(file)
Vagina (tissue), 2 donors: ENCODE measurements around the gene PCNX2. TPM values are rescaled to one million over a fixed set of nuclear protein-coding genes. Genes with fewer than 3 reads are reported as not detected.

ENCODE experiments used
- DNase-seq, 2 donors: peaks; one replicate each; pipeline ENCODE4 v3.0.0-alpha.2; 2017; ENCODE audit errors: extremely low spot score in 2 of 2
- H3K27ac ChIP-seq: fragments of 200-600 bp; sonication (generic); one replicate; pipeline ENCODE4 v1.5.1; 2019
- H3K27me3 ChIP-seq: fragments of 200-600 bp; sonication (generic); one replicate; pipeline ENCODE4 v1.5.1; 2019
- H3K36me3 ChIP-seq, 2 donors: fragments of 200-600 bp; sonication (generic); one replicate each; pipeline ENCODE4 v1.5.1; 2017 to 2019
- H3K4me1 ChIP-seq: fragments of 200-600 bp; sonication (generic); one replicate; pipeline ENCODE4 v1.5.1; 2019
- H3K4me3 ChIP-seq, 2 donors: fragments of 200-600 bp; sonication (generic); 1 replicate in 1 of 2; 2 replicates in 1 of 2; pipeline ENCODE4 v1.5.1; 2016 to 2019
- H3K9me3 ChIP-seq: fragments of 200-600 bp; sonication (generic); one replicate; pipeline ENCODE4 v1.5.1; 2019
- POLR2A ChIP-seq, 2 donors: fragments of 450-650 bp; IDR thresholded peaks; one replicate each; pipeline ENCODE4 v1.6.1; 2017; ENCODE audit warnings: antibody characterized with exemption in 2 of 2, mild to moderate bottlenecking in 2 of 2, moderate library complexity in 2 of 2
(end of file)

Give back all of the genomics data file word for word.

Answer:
Vagina (tissue), 2 donors: ENCODE measurements around the gene PCNX2. TPM values are rescaled to one million over a fixed set of nuclear protein-coding genes. Genes with fewer than 3 reads are reported as not detected.

ENCODE experiments used
- DNase-seq, 2 donors: peaks; one replicate each; pipeline ENCODE4 v3.0.0-alpha.2; 2017; ENCODE audit errors: extremely low spot score in 2 of 2
- H3K27ac ChIP-seq: fragments of 200-600 bp; sonication (generic); one replicate; pipeline ENCODE4 v1.5.1; 2019
- H3K27me3 ChIP-seq: fragments of 200-600 bp; sonication (generic); one replicate; pipeline ENCODE4 v1.5.1; 2019
- H3K36me3 ChIP-seq, 2 donors: fragments of 200-600 bp; sonication (generic); one replicate each; pipeline ENCODE4 v1.5.1; 2017 to 2019
- H3K4me1 ChIP-seq: fragments of 200-600 bp; sonication (generic); one replicate; pipeline ENCODE4 v1.5.1; 2019
- H3K4me3 ChIP-seq, 2 donors: fragments of 200-600 bp; sonication (generic); 1 replicate in 1 of 2; 2 replicates in 1 of 2; pipeline ENCODE4 v1.5.1; 2016 to 2019
- H3K9me3 ChIP-seq: fragments of 200-600 bp; sonication (generic); one replicate; pipeline ENCODE4 v1.5.1; 2019
- POLR2A ChIP-seq, 2 donors: fragments of 450-650 bp; IDR thresholded peaks; one replicate each; pipeline ENCODE4 v1.6.1; 2017; ENCODE audit warnings: antibody characterized with exemption in 2 of 2, mild to moderate bottlenecking in 2 of 2, moderate library complexity in 2 of 2